or do anything in connection with the Peroff warrants.

Complicating the matter even more was a conflict on the question
of when John J. O'Neill learned for the first time of the existence of
the warrants. O'Neill said he had no knowledge of them until July 18,
1973. But Dos Santos said O'Neill already knew about the warrants
by July 18.
Chief Counsel Howard Feldmen asked Dos Santos:

After you talked with Agent Grant, did you discuss these
outstanding warrants with O'Neill ?
Dos Santos replied:

I think O'Neill had been made aware in advance that there
were outstanding warrants (p. 290). [Emphasis added.]
When Philip Manuel asked O'Neill about Dos Santos' observation
O'Neill said:

His [Dos Santos') recollection is different from mine. My recollection is that the first time I found out about those warrants was when Mr. Valentine told me or Peter Grant told

me (p. 593). There was even confusion as to why O'Neill had Peroff arrested. First, O'Neill said it was because Peroff was a fugitive from justice. Then, O'Neill added another dimension to the decision, as he testified:

There was two parts to it. The first part is that he is a fugitive, that I am a law enforcement officer, and that if I know that a man is a fugitive and there aren't mitigating circumstances that he should be arrested. That was number one. The second reason is that when Peroff is in jail he has now lost a lot of his bargaining position and then we can talk

to him again (p. 585). Manuel asked O'Neill if by these remarks he meant to say that by having Peroff arrested it was hoped he would be more cooperative with DEA."That is another part of it, yes, sir,'' O'Neill said (pp. 585, 586).

43-085-75--10

BACKGROUND TO PEROFF'S ARREST STILL A MYSTERY The Subcommittee failed to establish the precise details in the chain of events resulting in Frank Peroff's arrest. Many of these details remain a mystery.

But to DEA Administrator John R. Bartels, Jr., the explanation was simple. He told Senators:

On July 22, our New York office learned of Peroff's arrest by the New York Police which apparently resulted from an exchange of information between the Secret Service and

Florida law officials (pp. 465,466). Bartels' explanation was correct as far as it went. But there was much more to Peroff's arrest than the "exchange of information" between Secret Service agents and Florida police. There was, for example, the fact that a DEA Group Supervisor, John J. O'Neill, believed himself responsible for setting in motion the machinery to have Peroff arrested.

Moreover, O'Neill testified that in giving the order to have Peroff arrested he did not think he was sacrificing any future use of Peroiï as an informant.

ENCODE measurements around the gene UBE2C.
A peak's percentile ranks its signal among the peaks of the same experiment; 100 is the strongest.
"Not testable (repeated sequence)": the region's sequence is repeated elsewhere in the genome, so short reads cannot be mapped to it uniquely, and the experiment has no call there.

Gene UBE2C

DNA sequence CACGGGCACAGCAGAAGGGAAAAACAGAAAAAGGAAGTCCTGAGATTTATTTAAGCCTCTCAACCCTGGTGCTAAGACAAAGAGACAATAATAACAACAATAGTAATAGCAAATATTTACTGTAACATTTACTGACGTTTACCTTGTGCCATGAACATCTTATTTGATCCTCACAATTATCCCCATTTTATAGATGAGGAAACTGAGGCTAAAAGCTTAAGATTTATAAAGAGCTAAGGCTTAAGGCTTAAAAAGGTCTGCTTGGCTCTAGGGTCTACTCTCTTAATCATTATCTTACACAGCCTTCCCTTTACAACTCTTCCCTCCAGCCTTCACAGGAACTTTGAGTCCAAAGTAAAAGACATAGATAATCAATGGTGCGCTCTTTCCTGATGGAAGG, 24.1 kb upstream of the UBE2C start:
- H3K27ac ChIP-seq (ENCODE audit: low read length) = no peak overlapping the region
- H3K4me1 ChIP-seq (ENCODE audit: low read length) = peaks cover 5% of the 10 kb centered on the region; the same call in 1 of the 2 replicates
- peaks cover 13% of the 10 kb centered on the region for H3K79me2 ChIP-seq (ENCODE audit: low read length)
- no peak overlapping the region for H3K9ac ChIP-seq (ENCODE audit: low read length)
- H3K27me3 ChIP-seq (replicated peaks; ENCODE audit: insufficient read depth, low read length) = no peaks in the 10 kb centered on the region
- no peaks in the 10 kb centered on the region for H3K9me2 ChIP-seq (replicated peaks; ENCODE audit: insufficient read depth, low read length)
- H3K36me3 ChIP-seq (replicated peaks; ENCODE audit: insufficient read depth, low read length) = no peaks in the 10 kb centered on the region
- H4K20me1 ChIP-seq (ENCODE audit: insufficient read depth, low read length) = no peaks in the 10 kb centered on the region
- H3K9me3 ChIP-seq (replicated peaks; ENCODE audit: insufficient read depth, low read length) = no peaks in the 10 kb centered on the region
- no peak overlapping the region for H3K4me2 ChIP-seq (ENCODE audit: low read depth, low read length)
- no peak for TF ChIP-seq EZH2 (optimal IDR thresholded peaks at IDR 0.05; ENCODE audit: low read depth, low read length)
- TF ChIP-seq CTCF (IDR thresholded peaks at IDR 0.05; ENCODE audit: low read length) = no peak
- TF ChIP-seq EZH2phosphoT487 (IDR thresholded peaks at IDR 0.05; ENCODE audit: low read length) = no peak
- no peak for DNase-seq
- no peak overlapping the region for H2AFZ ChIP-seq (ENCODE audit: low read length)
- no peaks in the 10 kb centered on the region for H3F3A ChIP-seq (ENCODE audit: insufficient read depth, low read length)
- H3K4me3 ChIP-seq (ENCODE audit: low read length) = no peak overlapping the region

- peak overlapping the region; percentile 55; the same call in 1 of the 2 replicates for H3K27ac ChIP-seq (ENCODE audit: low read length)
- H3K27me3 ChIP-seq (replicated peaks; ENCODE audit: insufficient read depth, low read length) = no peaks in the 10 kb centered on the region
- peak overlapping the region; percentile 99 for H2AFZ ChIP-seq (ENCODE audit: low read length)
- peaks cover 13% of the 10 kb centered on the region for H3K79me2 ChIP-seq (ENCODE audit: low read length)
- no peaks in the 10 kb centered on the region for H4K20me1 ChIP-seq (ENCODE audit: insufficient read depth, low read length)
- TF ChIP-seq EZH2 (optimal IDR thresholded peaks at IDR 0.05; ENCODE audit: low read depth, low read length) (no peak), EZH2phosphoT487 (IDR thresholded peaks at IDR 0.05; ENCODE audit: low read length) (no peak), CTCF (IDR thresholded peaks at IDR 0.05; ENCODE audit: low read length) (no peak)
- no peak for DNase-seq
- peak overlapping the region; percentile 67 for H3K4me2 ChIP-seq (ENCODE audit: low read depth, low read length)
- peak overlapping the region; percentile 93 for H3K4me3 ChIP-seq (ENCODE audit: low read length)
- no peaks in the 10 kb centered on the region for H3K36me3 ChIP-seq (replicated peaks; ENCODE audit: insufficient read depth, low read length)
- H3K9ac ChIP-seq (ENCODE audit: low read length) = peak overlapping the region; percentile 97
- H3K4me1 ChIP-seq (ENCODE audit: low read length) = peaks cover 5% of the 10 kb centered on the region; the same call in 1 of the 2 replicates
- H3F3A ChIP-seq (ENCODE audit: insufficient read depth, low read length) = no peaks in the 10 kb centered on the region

Putting Peroff in jail was "worth doing," O'Neill said, because it would enable DEA agents to talk to him, to try to persuade him to be more cooperative, and, if it was then decided to use him as an informant again, “we could have made an approach to the authorities to have him work again.” O'Neill explained:

I would presume when he was working for Customs that they had informed the Florida authorities that they were using a man that was wanted. If they had done it once, we

could do it a second time (p. 586). So, on that logic, O'Neill went ahead and had Peroff jailed. But O'Neill said he ordered Richard Dos Santos, his subordinate at the time of Peroff's arrest, to initiate the action leading to Peroff's imprisonment. O'Neill said he thought Dos Santos had followed those orders. When advised that Dos Santos denied initiating such action, O'Neill offered no explanation as to how the incarceration process for Peroff was begun.

Richard Dos Santos testified that, while he did not have anything to do with Perofl's arrest, he did nothing to stop it either. This point was brought out when Senator IIuddleston asked Dos Santos about his July 18 phone call with Peter Grant of the Secret Service.

Dos Santos said he told Grant that Peroff was “involved in a particular investigation" but Dos Santos added, “I didn't make any representation to him that if be was arrested it would stop an ongoing investigation.” (P. 348.)

Dos Santos said Grant was trying to extract from DEA “our recommendation as to whether this fellow should be arrested." (P. 319.).

Dos Santos testified that he didn't say yes to Grant and he didn't say no.

"You just made no comment at all?" Senator Huddleston asked. "That is correct, sir," Dos Santos said (p. 319).